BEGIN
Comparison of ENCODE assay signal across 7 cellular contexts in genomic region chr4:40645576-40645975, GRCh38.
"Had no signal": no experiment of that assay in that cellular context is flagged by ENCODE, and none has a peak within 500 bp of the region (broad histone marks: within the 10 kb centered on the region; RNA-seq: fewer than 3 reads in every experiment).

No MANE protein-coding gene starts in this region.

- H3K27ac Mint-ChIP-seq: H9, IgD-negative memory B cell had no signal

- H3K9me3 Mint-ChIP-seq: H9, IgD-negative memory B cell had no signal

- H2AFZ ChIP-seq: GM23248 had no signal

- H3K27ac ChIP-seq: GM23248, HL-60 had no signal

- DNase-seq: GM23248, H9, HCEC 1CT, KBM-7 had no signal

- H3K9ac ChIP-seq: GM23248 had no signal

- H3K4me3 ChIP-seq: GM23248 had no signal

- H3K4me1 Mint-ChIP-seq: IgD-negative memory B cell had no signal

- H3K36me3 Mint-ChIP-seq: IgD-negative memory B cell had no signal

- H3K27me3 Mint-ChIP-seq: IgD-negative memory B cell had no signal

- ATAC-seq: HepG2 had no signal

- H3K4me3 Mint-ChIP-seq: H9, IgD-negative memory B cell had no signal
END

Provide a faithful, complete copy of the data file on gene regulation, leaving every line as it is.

Comparison of ENCODE assay signal across 7 cellular contexts in genomic region chr4:40645576-40645975, GRCh38.
"Had no signal": no experiment of that assay in that cellular context is flagged by ENCODE, and none has a peak within 500 bp of the region (broad histone marks: within the 10 kb centered on the region; RNA-seq: fewer than 3 reads in every experiment).

No MANE protein-coding gene starts in this region.

- H3K27ac Mint-ChIP-seq: H9, IgD-negative memory B cell had no signal

- H3K9me3 Mint-ChIP-seq: H9, IgD-negative memory B cell had no signal

- H2AFZ ChIP-seq: GM23248 had no signal

- H3K27ac ChIP-seq: GM23248, HL-60 had no signal

- DNase-seq: GM23248, H9, HCEC 1CT, KBM-7 had no signal

- H3K9ac ChIP-seq: GM23248 had no signal

- H3K4me3 ChIP-seq: GM23248 had no signal

- H3K4me1 Mint-ChIP-seq: IgD-negative memory B cell had no signal

- H3K36me3 Mint-ChIP-seq: IgD-negative memory B cell had no signal

- H3K27me3 Mint-ChIP-seq: IgD-negative memory B cell had no signal

- ATAC-seq: HepG2 had no signal

- H3K4me3 Mint-ChIP-seq: H9, IgD-negative memory B cell had no signal